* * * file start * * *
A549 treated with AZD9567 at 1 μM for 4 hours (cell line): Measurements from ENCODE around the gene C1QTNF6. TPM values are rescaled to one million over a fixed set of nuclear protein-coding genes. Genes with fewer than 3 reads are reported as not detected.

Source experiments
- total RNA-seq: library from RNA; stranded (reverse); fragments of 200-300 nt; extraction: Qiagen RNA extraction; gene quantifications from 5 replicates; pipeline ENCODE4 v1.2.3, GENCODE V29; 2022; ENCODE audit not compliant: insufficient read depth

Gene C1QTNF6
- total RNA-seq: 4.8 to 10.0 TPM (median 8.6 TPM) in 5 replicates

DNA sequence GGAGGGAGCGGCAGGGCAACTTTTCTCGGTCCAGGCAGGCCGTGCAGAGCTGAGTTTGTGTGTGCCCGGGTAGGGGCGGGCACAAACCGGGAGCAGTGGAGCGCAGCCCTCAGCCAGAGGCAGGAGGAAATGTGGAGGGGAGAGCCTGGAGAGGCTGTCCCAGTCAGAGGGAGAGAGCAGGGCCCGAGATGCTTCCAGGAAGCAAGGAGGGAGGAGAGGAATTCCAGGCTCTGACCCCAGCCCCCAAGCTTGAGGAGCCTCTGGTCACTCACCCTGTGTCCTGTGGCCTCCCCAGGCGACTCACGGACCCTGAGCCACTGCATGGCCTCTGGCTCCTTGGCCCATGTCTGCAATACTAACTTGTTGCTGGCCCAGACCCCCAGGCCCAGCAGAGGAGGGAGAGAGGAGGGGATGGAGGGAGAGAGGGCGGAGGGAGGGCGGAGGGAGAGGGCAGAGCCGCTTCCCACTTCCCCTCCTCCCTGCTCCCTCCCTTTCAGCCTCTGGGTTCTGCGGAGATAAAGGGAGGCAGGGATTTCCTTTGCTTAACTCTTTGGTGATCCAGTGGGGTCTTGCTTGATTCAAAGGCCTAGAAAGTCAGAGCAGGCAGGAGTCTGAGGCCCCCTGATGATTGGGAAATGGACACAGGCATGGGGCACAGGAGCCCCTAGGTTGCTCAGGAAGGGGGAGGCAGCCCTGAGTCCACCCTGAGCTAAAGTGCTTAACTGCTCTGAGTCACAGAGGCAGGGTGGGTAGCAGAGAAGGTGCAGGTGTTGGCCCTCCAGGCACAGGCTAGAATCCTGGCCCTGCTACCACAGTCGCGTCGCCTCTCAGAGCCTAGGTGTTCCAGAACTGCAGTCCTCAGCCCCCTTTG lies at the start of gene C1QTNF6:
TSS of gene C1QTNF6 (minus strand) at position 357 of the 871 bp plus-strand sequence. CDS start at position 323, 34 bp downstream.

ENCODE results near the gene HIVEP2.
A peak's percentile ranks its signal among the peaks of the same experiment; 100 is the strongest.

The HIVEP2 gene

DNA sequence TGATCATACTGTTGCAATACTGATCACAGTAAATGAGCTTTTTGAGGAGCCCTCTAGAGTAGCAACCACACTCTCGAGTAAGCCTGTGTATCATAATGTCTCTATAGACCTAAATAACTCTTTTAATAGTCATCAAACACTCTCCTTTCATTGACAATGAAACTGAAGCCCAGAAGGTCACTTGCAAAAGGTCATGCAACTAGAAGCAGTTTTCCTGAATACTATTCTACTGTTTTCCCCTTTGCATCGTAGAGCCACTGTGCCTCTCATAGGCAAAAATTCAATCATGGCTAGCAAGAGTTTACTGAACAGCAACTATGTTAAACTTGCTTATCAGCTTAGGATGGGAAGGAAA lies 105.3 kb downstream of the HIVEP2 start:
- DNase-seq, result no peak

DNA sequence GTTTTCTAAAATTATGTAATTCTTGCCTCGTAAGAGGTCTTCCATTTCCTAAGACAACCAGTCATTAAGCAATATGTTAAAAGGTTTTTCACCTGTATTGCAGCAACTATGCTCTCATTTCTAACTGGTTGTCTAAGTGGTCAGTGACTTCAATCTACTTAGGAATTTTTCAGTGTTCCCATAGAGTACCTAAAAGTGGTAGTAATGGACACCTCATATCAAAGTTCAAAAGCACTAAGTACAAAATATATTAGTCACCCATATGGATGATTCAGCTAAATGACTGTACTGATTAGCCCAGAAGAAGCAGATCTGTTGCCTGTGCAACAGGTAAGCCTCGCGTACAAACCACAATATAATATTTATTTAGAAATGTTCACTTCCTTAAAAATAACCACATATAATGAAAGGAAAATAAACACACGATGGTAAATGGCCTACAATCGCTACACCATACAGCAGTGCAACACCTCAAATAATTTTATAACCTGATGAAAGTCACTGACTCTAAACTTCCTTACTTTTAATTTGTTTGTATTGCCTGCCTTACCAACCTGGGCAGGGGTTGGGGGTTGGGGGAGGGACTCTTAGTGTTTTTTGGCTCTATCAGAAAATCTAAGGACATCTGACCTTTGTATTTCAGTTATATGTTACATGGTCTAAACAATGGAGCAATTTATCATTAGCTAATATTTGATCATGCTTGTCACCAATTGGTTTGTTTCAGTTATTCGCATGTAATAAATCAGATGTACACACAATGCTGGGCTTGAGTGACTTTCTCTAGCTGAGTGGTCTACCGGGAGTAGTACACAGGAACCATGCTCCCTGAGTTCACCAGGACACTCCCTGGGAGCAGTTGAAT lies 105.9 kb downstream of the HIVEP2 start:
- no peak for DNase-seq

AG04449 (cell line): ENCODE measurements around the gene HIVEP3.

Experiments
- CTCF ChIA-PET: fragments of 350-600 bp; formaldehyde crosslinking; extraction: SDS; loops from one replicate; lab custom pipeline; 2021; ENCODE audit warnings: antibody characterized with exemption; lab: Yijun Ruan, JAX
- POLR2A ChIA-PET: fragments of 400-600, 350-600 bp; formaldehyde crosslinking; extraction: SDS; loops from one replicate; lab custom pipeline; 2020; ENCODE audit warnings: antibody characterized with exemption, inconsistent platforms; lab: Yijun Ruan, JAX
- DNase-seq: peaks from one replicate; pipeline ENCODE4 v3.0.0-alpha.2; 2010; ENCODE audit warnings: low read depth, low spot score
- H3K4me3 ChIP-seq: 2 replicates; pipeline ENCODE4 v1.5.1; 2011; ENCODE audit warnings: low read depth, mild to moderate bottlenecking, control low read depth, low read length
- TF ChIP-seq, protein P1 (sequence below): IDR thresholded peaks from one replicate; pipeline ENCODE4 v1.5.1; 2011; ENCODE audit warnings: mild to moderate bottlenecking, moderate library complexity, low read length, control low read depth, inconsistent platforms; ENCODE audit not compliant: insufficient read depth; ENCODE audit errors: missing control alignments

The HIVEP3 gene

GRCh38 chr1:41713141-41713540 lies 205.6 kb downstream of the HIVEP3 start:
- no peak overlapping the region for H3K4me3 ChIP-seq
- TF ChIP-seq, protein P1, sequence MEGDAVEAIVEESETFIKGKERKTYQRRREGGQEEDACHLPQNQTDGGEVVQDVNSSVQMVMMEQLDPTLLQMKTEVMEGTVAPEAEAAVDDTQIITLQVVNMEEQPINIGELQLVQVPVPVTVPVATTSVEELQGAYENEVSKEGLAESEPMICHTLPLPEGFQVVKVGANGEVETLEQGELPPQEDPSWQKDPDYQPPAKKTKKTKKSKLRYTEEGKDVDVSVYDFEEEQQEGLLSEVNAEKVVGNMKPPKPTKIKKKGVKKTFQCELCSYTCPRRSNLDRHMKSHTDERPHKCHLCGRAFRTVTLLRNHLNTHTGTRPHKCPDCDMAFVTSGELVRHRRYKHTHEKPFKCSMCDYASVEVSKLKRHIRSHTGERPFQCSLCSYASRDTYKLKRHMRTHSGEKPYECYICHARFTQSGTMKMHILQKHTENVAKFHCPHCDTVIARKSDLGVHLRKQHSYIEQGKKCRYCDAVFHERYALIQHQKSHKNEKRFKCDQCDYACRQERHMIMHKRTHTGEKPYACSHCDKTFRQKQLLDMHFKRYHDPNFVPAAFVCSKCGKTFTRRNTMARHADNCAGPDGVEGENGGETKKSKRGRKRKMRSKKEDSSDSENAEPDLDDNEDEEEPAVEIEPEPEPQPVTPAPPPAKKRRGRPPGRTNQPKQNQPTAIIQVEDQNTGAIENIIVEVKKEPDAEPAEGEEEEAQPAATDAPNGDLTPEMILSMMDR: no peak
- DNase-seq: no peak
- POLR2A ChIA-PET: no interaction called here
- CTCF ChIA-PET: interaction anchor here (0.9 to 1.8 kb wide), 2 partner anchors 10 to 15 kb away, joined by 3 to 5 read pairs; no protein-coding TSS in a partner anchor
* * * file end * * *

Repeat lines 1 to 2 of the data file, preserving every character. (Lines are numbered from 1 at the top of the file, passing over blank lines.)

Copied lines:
A549 treated with AZD9567 at 1 μM for 4 hours (cell line): Measurements from ENCODE around the gene C1QTNF6. TPM values are rescaled to one million over a fixed set of nuclear protein-coding genes. Genes with fewer than 3 reads are reported as not detected.

Source experiments